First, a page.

Vendor-produced content can suffer from lack of trust: Prospects can view vendor-produced case studies with some skepticism. While there is strong interest in hearing user stories, case studies are all too often seen as “chest beating exercises,” created for the sole purpose of extolling the virtues of a particular product. While prospects do very much care about hearing the benefits of a product, they’re just as interested in its limitations. A case study that omits these details will not be considered fully credible.

In a 2013 report by DemandGen, 98.8 percent of B2B marketers surveyed said they “place a higher emphasis on the trustworthiness” of the content they view, yet less than 30 percent place strong trust in vendor-created content. 

Why in-depth user reviews are positioned to replace case studies

In-depth user reviews provide information seekers with a more trusted alternative to vendor-produced case studies. Prospective buyers want to hear user stories, but want them to be unvarnished and provide a balanced discussion by including cons as well as pros. They want to hear what it’s really like to work with a vendor on a day-to-day basis, and they want to access multiple perspectives from peers with similar business needs and challenges.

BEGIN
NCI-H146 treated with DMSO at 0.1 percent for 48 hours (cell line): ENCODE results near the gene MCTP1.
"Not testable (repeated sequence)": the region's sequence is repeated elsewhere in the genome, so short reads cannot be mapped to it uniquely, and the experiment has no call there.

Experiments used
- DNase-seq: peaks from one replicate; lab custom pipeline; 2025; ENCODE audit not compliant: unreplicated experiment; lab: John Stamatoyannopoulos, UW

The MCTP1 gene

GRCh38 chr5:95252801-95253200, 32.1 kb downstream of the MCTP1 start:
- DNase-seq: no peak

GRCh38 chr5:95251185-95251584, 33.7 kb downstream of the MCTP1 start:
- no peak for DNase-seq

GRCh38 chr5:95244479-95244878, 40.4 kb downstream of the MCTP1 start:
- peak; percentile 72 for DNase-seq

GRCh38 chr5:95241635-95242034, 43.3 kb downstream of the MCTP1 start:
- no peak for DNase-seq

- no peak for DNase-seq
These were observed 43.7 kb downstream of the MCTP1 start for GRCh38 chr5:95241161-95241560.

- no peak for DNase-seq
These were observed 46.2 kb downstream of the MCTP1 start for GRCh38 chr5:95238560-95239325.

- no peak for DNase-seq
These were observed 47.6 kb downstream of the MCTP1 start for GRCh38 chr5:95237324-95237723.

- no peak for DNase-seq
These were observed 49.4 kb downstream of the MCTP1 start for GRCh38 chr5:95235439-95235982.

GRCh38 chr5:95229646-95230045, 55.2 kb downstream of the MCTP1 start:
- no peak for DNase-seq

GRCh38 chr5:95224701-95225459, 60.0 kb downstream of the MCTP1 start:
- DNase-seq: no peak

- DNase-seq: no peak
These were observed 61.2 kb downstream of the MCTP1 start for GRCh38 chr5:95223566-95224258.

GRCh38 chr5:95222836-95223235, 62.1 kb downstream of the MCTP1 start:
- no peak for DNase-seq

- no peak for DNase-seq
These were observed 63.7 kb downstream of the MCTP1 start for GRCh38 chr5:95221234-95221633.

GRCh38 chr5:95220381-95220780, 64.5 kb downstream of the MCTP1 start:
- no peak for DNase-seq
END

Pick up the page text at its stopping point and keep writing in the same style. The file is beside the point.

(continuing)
I use the term “in-depth” review to distinguish them from software reviews on sites like the AppExchange, which focus on star ratings and provide very limited commentary. Such reviews provide buyers some level of guidance on sentiment about a product, but are not sufficiently informative to substitute for a robust case study.

Moreover, per the 2013 State of Demand Generation study by Pardot, almost 80 percent of B2B buyers use search to begin their information discovery process for a business purchase. As in-depth review content proliferates, it is likely to rank higher on search engine results pages (SERPs) than case studies will, when prospective buyers type in common discovery search terms like “Product A vs. Product B.”

b2b buyers start-colorded circle

Where B2B buyers begin their research for purchases

A head-to-head comparison

To illustrate why I believe in-depth user reviews will replace case studies, I’ll share an example of a vendor-produced case study and contrast it with in-depth end-user reviews of the same product, (Marketo) by the same company (Navicure). The case study focuses on benefits, whereas the review gives a detailed perspective of what it’s really like to use the product. Below is a list of the key features of each content effort:

The case study:

  • A quote from the client’s CMO
  • Key numerical benefits